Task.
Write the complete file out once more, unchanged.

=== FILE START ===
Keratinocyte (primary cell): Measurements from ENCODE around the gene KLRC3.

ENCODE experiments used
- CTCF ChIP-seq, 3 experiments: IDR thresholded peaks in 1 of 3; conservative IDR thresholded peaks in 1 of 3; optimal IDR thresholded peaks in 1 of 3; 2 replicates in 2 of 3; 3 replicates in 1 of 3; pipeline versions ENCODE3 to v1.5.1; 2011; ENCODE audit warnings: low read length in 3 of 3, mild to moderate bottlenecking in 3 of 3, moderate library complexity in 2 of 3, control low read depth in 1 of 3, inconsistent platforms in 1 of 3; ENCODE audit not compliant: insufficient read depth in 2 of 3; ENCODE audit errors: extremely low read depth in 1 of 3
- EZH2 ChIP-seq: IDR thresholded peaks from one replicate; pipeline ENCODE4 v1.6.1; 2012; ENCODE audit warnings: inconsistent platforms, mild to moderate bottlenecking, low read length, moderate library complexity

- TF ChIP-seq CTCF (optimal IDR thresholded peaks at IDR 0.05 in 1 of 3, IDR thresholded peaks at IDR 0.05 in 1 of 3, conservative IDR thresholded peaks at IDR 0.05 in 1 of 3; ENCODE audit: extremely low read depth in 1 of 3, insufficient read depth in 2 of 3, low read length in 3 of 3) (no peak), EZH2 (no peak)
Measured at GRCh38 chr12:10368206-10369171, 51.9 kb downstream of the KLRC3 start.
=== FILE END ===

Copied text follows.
Keratinocyte (primary cell): Measurements from ENCODE around the gene KLRC3.

ENCODE experiments used
- CTCF ChIP-seq, 3 experiments: IDR thresholded peaks in 1 of 3; conservative IDR thresholded peaks in 1 of 3; optimal IDR thresholded peaks in 1 of 3; 2 replicates in 2 of 3; 3 replicates in 1 of 3; pipeline versions ENCODE3 to v1.5.1; 2011; ENCODE audit warnings: low read length in 3 of 3, mild to moderate bottlenecking in 3 of 3, moderate library complexity in 2 of 3, control low read depth in 1 of 3, inconsistent platforms in 1 of 3; ENCODE audit not compliant: insufficient read depth in 2 of 3; ENCODE audit errors: extremely low read depth in 1 of 3
- EZH2 ChIP-seq: IDR thresholded peaks from one replicate; pipeline ENCODE4 v1.6.1; 2012; ENCODE audit warnings: inconsistent platforms, mild to moderate bottlenecking, low read length, moderate library complexity

- TF ChIP-seq CTCF (optimal IDR thresholded peaks at IDR 0.05 in 1 of 3, IDR thresholded peaks at IDR 0.05 in 1 of 3, conservative IDR thresholded peaks at IDR 0.05 in 1 of 3; ENCODE audit: extremely low read depth in 1 of 3, insufficient read depth in 2 of 3, low read length in 3 of 3) (no peak), EZH2 (no peak)
Measured at GRCh38 chr12:10368206-10369171, 51.9 kb downstream of the KLRC3 start.